Tuesday, September 19, 2006

Welcome USA Today Readers

Thanks for stopping by...

The on-line version of the paper linked to a recent post of mine titled A Typical Day. I was interviewed for the USA Today article back in July and wasn’t told they might recreate a post of mine on their site. I certainly don’t mind, however, the portion they posted doesn’t give you a clear picture of where I was going with my thoughts. The remaining portion of the article goes on to provide a picture of what I do in my classroom on a typical day. You can see the entire post here.

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Dan Edwards said...

Congrats on being such a positive example of a teacher blogger! And thanks for your work....teaching and blogging. Many of us do learn from what you do.

Any kids ask you to autograph your picture from the newspaper yet?


EHT said...

Polski3, you are an absolute dear. This is a mutual learning experience...I learn from so many of you. Thank you for your kind words.

Everyone here at my school has been very supportive concerning my efforts with my writing especially my administrators.

Yes, after the principal announced that the article had finally come out I did have a couple of kids who wanted my autograph, and I have heard from a few parents and kids I used to teach.

We all post in the positive or the negative at one time or another, and I think that's a good thing. The dialogue is essential for all of us to grow as professionals, identify what's wrong/right with education, and to help our kids one student at a time. It doesn't hurt that nonbloggers tune in from time to time either.

Anonymous said...

Hola! Just stopping by~haven't had much time to post. Great article in USA Today. Keep on trucking!! So the laptop visited my home, do hope that we were hospitable. Maybe one day you and the laptop can come for a visit. Thanks for being a teacher ~ we need more like you.

Vaya con Dios,

EHT said...

Yes, my husband said San Antonio was a great place. I'd like to visit someday.

Thanks for visiting. I like the poetry on your site.

Anonymous said...

Thank you for your visit. Your weather sounds heavenly ~ We are still hitting 90 in the afternoon.

Glad you liked the poetry; haiku is my favorite style because it forces me to be concise.

Anonymous said...

Congratulations on the well-deserved recognition. All I can say is it couldn't happen to a nicer elementaryhistoryteacher!

And try not to get all snooty about what color limo they send around. I hate it when that happens, especially if I'm driving.

EHT said...

nyc, I appreciate that. I really, really do.

And don't worry....there will be no limos....I'm too much of a control freak to let anyone else drive.:)

"Ms. Cornelius" said...

I was thrilled to see you get that recognition. I am not brave enough to out myself.

You did a great job in your interview, and you do a great job on this blog (as well as APB).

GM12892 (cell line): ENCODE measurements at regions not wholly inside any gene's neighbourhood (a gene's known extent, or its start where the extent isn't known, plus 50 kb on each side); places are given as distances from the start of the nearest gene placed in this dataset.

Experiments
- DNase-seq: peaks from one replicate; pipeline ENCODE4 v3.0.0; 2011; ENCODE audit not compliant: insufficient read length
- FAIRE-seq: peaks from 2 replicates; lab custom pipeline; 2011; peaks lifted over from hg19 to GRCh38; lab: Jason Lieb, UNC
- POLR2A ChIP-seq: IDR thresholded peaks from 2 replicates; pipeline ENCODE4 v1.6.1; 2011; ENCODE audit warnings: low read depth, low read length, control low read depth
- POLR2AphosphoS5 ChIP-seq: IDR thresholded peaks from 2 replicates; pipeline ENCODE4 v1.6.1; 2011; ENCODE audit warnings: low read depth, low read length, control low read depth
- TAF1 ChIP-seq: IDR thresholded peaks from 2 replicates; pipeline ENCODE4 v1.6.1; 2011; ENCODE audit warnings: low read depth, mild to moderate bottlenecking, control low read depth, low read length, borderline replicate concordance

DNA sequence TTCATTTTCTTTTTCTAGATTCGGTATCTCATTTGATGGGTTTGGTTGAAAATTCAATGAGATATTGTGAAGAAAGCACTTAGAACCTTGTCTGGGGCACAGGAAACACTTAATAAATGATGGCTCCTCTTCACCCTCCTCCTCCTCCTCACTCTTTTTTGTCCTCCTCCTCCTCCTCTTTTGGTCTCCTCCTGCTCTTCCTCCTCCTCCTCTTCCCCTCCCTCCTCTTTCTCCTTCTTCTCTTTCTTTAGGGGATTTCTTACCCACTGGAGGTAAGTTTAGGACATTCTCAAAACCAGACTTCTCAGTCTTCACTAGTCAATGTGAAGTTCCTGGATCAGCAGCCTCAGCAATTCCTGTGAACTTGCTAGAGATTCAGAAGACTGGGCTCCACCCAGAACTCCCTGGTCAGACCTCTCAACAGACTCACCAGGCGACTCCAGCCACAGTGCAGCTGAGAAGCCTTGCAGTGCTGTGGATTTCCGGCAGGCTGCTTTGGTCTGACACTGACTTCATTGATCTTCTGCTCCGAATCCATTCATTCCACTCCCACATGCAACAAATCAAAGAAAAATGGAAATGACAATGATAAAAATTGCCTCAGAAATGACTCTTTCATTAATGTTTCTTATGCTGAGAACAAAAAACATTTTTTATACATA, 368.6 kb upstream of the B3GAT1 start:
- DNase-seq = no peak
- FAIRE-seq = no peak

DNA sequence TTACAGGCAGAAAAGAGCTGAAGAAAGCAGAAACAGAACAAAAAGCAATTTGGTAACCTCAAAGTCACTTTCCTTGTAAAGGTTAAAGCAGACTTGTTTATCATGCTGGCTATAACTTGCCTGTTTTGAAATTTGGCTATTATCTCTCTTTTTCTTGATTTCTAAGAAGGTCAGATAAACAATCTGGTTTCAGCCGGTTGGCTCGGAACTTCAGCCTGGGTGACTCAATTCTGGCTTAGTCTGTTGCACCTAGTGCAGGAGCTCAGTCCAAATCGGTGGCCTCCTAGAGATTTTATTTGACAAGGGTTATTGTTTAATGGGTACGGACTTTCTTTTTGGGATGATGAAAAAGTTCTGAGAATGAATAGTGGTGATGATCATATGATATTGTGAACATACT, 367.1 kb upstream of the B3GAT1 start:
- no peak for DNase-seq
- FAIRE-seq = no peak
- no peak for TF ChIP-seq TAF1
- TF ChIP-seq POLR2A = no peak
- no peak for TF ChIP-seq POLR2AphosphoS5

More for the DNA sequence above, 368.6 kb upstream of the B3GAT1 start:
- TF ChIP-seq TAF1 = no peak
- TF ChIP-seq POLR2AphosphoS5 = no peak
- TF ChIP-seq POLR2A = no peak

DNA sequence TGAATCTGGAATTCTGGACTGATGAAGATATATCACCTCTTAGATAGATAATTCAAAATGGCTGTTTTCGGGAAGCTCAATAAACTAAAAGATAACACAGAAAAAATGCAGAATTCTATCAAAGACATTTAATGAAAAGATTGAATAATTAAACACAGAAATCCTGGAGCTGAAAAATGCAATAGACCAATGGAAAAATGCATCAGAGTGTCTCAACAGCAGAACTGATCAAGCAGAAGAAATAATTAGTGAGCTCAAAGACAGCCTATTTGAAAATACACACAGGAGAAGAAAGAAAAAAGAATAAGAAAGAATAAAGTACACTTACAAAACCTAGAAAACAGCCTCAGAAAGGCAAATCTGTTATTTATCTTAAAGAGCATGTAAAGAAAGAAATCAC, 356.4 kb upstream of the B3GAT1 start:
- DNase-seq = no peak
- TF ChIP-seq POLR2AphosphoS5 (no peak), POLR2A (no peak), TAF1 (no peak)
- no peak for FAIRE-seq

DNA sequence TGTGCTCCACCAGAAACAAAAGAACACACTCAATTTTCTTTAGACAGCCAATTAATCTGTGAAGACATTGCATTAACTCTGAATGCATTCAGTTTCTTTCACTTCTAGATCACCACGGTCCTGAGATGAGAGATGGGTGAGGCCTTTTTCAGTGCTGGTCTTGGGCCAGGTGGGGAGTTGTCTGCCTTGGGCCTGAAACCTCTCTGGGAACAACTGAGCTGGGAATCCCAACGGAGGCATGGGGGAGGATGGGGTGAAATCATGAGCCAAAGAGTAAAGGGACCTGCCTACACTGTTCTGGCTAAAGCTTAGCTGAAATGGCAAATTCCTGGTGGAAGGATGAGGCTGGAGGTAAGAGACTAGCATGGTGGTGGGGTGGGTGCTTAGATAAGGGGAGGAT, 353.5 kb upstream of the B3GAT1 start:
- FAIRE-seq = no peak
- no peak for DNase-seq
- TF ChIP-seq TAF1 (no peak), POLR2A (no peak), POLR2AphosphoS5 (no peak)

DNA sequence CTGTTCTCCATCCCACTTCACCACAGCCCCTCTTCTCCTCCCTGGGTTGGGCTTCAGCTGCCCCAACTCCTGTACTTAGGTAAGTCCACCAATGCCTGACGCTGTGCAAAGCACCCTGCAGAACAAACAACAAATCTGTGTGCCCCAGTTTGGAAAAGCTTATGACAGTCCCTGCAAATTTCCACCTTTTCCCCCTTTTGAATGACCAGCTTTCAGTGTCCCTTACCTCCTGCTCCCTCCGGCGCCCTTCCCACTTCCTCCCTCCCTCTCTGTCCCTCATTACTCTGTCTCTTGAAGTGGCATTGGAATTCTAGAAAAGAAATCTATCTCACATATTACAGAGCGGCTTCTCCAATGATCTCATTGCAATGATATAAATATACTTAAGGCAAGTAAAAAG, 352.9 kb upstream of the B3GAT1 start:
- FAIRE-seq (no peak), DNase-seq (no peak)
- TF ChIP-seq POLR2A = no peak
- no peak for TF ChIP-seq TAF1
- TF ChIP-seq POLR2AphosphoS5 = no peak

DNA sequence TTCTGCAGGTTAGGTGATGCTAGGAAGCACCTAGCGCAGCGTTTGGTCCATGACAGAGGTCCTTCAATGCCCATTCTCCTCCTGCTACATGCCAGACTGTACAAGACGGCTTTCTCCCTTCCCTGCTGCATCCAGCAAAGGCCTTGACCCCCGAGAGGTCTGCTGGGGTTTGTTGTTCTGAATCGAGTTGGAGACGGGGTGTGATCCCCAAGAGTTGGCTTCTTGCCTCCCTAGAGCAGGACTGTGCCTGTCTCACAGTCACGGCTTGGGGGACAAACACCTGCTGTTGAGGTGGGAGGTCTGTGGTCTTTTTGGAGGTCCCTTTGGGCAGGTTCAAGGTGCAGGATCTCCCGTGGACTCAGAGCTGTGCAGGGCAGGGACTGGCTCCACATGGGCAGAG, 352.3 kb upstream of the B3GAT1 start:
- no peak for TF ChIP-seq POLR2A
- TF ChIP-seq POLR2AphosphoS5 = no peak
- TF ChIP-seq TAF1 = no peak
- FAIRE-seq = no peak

EHT said...

Ms. C, thank you so much. I was glad to see you got a link as well.

Sumir Sharma said...

Dear Elementary History Teacher,
I am here in response to your observation while commenting on my observation about your blogging activities as reported in USA Today, where you had said, “I'll admit the history of your country is not one of the areas I'm well versed in, but I do find it very interesting.”

Well, I can a write an elaborate essay on it but here only a small provocation to study the history of India. There are many parallel happenings between the histories of America and India.

When American spirit yelled out a war cry “No Taxation Without Representation” and separated herself from Britain, Britain was trying to adjust its Regulating Act in India. When Britain accepted America as an American Nation, She gave India Pitts India Act. When America was trying to correct its revenue problem under Hamilton, Cornwallis gave Permanent Settlement to India. When America was buying Louisiana, Britain was watching North West frontiers in India with a great concern. When America fought Madison War with Britain, India’s last hope, the Marathas, were succumbing to British forces. When Americans were about to start the Civil War, India revolted in 1857. Hey, was there in any connection between Britain not supporting Confederation as it was already terrified by her Indian experience? Do you know about any such study? Has any one, in your knowledge, studied this angle in American history? I think, I should put this comment on the blogs of Civil War Historians and bloggers. No doubt, it was American Civil War, which forced Britain to seek raw material in form of cotton in India. It was the period, in which three major industries started in India because Britain was still watching America. After that, America secluded herself from Europe and Britain became busy in managing her colonies in Asia and Africa. I can continue up to 1947. However, I know it will amuse you but I also hope that it will prod you to study the history of India.